Theatre Mirror Reviews - "Communicating Doors"

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"What Happened in Boston, Willie"

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note: entire contents copyright 2000 by Larry Stark


"Communicating Doors"

by Alan Ayckbourn
Directed by Daniel Gidron

Scenic Design by Kristie Thompson
Costume Design by Gail Astrid Buckley
Lighting Design by John Malinowski
Stage Manager Laurie A. Light
Assistant Stage Manager Catherine Kemp

Poopay (Phoebe)......................Marie Larkin
Julian...................................Scott Severance
Reece.......................................Richard Snee
Ruella..............................Stephanie Clayman
Jessica..........................Andrea Lynn Walker
Harold.........................................Paul Kerry

The stage is a gigantic game-board for Alan Ayckbourn, and his "Communicating Doors" plunge three different women backward from their various times twenty years each. At the play's opening --- and let's admit here that neither Ayckbourn nor The Lyric Stage Company of Boston make the first scene convincingly set in 2014, because the hotel room set has to work as well for 1994 and 1974 --- as the play starts two of the women have long since been murdered, and the third is asked to witness a confession explaining who killed them. Then lady three (a dominatrix by trade hired for the night) runs into a kind of revolving closet thingie and whisks back to see one of the victims on her death-night. (It's a little like Dr. Who's phone-box, with spiffy John Malinowski lighting.) Then its a madcap gallop through time trying to prevent the future, with hairsbreadth escapes, temporal conundrums, and only Paul Kerry's condescending hotel-detective common to all three time-periods --- oh, and an unexpectedly bittersweet happy ending to boot.

This play wouldn't work at all if it were science fiction and not farce, so the emphasis is on people and not mechanics. At one point Paul Kerry triumphantly crows "See! There's no time machine in the closet!" and Stephanie Clayman trumps him with "I didn't say there had to be a machine, You did." And it's those three ladies --- two of them married to the same morally shakey man (Richard Snee) --- who wrestle not with the mechanics of this anomaly but the implications of it. If Marie Larkin's bewildered, leather-trussed sexual consultant can bring back in time the date and the name of Stephanie's murderer (actually Smee's business partner, played by Scott Severance), the crime itself might be prevented.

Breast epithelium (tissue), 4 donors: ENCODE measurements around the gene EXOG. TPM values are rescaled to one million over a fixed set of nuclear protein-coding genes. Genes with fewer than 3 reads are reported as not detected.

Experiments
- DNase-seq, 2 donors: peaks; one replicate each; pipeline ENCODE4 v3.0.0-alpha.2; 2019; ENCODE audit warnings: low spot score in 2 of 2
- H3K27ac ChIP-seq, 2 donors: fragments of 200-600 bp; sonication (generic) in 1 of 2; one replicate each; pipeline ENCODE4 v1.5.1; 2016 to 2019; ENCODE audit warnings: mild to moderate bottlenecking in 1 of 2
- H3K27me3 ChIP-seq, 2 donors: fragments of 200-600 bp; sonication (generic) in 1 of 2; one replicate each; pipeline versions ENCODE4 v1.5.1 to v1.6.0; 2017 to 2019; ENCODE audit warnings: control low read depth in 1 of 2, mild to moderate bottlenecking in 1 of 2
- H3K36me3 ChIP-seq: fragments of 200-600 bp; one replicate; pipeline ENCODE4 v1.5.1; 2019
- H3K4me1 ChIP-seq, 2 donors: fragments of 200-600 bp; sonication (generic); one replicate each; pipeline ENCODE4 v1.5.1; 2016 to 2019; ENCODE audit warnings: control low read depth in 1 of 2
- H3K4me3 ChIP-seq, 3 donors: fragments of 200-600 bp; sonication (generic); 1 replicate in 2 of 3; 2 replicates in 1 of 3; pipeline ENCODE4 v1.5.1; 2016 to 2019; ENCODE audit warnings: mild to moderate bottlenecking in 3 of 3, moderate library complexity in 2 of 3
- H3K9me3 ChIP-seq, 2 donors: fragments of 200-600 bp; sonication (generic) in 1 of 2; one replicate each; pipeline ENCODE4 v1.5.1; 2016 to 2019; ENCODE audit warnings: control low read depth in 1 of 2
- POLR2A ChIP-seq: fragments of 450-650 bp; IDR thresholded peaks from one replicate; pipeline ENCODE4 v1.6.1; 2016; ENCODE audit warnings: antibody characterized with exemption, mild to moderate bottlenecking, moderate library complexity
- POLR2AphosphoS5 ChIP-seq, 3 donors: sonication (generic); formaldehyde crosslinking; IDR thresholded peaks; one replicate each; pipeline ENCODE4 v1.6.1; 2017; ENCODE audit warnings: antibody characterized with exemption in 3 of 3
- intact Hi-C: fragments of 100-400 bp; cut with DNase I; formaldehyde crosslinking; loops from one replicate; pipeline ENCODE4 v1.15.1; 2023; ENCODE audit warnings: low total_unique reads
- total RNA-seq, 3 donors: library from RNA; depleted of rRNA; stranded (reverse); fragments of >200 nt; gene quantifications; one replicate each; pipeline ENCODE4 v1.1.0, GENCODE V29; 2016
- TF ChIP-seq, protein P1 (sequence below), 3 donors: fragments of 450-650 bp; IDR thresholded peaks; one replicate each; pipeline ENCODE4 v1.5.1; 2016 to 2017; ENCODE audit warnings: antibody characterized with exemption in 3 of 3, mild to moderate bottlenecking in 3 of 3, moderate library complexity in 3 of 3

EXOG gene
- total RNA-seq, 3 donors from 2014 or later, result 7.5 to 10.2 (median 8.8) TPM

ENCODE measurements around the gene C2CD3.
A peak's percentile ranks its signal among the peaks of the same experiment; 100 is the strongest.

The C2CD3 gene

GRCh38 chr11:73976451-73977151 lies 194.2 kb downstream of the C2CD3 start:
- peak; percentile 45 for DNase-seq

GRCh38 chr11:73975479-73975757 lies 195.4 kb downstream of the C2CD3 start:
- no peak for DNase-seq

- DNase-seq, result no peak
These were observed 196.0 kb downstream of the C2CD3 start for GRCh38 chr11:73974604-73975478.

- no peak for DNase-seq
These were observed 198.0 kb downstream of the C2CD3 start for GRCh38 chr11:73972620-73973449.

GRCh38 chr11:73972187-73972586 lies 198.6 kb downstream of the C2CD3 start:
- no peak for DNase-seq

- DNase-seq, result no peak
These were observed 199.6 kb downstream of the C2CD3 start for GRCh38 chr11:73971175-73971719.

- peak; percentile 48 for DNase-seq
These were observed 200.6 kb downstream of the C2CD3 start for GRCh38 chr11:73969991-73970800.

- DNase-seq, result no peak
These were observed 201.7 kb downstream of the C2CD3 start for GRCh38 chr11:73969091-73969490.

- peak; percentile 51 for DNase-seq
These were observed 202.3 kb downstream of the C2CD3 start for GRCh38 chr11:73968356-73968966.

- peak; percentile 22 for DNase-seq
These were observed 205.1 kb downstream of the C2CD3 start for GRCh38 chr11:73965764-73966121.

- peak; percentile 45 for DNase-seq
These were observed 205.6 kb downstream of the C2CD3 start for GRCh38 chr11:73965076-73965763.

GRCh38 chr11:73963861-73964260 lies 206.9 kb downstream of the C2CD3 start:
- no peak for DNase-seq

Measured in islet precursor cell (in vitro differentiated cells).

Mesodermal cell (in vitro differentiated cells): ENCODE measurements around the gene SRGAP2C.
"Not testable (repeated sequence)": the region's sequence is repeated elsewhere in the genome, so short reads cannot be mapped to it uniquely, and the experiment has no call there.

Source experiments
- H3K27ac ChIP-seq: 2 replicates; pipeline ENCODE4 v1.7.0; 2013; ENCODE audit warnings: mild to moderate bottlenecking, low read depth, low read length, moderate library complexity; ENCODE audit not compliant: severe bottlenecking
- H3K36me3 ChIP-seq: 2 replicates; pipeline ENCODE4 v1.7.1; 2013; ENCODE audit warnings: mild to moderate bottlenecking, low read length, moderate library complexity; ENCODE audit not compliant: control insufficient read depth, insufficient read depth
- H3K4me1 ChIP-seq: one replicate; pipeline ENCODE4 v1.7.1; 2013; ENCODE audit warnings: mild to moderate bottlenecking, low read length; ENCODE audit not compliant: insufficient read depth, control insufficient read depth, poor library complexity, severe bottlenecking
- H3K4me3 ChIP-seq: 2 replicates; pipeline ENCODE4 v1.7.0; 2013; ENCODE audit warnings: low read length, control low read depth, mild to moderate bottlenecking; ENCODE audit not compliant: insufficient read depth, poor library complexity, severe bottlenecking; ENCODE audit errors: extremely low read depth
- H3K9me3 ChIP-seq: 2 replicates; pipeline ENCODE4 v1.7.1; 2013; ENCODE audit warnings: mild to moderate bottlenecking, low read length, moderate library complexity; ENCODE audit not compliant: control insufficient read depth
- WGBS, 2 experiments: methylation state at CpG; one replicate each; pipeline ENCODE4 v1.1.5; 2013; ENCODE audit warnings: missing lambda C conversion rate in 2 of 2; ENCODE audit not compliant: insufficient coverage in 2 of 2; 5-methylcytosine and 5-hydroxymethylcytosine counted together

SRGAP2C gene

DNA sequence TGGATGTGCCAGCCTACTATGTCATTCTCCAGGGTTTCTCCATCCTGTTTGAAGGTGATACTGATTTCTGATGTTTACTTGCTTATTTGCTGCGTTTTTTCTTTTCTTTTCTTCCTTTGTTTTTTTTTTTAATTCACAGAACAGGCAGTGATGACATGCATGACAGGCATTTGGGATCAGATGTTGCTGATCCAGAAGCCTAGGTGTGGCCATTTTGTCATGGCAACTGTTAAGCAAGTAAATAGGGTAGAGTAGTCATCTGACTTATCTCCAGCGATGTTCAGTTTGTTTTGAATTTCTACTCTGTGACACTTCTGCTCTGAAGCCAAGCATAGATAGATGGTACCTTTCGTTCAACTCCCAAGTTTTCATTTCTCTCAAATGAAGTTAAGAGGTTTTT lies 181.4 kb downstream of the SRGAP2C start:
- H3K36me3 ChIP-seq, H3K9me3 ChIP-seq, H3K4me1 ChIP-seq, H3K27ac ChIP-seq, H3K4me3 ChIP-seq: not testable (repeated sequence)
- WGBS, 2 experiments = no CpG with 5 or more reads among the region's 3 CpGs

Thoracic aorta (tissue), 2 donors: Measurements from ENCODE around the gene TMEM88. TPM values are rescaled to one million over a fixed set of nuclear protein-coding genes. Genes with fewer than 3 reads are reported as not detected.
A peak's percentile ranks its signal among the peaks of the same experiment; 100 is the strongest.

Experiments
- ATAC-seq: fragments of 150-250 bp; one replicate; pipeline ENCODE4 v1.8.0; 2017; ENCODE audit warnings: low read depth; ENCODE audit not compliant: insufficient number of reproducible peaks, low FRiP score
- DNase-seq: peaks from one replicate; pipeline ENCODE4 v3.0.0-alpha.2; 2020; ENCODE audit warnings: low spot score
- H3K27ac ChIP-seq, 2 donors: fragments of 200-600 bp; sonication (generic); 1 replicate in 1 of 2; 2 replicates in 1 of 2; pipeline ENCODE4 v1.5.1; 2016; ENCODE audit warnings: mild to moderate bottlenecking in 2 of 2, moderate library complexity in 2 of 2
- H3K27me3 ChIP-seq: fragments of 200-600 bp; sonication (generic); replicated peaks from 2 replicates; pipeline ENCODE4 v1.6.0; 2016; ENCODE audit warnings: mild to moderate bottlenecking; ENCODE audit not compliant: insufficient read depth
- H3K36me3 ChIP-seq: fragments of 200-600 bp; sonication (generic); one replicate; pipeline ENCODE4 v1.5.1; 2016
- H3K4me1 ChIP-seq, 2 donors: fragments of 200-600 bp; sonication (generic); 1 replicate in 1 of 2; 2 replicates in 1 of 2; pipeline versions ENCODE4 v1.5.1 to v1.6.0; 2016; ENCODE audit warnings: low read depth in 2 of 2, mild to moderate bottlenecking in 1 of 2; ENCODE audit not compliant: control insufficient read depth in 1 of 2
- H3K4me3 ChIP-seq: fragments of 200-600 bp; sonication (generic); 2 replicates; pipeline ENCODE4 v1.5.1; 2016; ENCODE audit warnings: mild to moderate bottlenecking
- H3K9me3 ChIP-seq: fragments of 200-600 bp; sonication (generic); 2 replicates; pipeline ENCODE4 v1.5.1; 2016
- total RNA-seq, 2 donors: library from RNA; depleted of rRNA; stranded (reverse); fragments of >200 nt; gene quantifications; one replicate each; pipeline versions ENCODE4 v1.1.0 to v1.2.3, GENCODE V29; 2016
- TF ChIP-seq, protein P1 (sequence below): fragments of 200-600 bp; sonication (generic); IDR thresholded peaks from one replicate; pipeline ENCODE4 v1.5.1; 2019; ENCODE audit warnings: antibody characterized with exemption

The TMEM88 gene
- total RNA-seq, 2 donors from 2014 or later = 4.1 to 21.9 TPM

Ayckbourn is a stickler for rules, setting himself enough difficulty to keep people chasing through doors --- a couple of which John Malinowski manufactures with pure light. No one can go forward from their own year, nor further than a finite twenty years back. Thus a key to the plot turns out to be Snee's first wife (Andrea Lynn Walker).

Again, none of this could work unless Director Daniel Gidron's fine cast kept focused on figuring out not only the odd mechanics but the plot as well. The machinery wouldn't work if they were merely door-slamming robots. The balance Gidron keeps between explanation and action makes each actor an individual. The fact that every time-trip leaves a person groping into a dark room (and past Malinowski's warm blue glow through Kristie Thompson's french doors) is almost a central metaphor for this excellently realized, excitingly funny farce.

Love,
===Anon.


"Communicating Doors" (till 12 March)
LYRIC STAGE COMPANY OF BOSTON, INC.
140 Clarendon St. BOSTON
1(617)437-7172

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